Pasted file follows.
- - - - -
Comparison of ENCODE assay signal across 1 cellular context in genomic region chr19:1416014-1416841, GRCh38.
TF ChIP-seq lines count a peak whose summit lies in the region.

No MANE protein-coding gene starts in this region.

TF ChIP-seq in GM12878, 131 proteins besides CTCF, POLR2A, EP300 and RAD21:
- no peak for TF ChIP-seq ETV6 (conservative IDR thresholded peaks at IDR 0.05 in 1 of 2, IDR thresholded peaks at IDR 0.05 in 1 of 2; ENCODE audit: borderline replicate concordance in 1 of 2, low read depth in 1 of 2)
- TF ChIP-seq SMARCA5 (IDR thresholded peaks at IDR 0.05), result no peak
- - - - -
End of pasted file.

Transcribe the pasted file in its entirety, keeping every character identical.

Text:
Comparison of ENCODE assay signal across 1 cellular context in genomic region chr19:1416014-1416841, GRCh38.
TF ChIP-seq lines count a peak whose summit lies in the region.

No MANE protein-coding gene starts in this region.

TF ChIP-seq in GM12878, 131 proteins besides CTCF, POLR2A, EP300 and RAD21:
- no peak for TF ChIP-seq ETV6 (conservative IDR thresholded peaks at IDR 0.05 in 1 of 2, IDR thresholded peaks at IDR 0.05 in 1 of 2; ENCODE audit: borderline replicate concordance in 1 of 2, low read depth in 1 of 2)
- TF ChIP-seq SMARCA5 (IDR thresholded peaks at IDR 0.05), result no peak